This paper appears in: Evolving Internet, 2009. INTERNET '09. First International Conference on
Issue Date : 23-29 Aug. 2009
On page(s): 89
Print ISBN: 978-1-4244-4718-3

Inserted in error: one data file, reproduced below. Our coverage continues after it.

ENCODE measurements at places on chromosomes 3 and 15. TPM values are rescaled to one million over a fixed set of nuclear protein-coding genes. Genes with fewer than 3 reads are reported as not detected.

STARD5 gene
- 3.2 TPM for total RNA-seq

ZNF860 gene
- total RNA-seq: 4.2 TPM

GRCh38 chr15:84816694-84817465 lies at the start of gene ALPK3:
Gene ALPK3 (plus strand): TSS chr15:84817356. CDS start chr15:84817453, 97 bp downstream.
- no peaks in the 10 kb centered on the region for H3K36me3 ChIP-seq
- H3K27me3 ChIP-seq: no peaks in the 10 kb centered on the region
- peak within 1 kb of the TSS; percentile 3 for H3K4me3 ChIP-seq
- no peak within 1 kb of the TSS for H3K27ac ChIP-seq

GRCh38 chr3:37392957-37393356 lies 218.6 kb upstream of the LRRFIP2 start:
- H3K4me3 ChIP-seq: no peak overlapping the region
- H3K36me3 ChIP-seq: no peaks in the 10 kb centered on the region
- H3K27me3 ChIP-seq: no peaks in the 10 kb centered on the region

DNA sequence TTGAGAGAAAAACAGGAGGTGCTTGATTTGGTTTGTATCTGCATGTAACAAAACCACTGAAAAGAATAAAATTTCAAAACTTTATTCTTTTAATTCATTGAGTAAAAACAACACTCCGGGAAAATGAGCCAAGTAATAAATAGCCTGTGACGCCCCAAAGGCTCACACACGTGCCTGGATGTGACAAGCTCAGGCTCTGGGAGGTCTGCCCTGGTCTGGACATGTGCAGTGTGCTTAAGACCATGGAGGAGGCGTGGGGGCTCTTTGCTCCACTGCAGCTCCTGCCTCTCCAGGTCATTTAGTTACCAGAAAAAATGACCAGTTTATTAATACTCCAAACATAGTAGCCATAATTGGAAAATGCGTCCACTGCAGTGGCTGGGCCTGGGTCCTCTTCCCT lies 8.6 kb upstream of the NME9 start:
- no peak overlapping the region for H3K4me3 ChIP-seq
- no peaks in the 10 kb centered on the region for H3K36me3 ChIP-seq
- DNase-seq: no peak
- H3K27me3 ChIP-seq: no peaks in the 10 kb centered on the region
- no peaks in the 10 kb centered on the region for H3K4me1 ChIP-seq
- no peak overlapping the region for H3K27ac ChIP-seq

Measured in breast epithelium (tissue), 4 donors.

Much work is under way within the resource management community on issues associated with grid scheduling upon dynamically discovered information. In this paper we tackle the problem by exploiting a bio-inspired resource discovery mechanism, where information is provided by ant-based lightweight mobile agents traveling across a grid network and collecting data from each visited node. We start by providing the current state of the adopted grid scheduler, which is the result of an existing collaborative project named SmartGRID, and its underlying architecture constructed by ant-based mobile agents. We consider the problem of discovering resources in specific grid communities, which are bounded due to different shared community policies, such as diverse ant colonies, different resource discovery approaches, or other issues. Several issues have been raised during the design and implementation of such infrastructure. A notable issue, namely how grid schedulers from various bounded grid communities could be used in a manner which would extend current SmartGRID functionality is identified. Our shared view is that by utilizing already discovered and stored grid nodes's metadata snapshots in the first instance we can facilitate a more convenient and efficient resource discovery operation next time. With this in mind, our paper goes on describing our shared vision with regard to this extended functionality as well as discussing the new conceptual basis and its model architecture.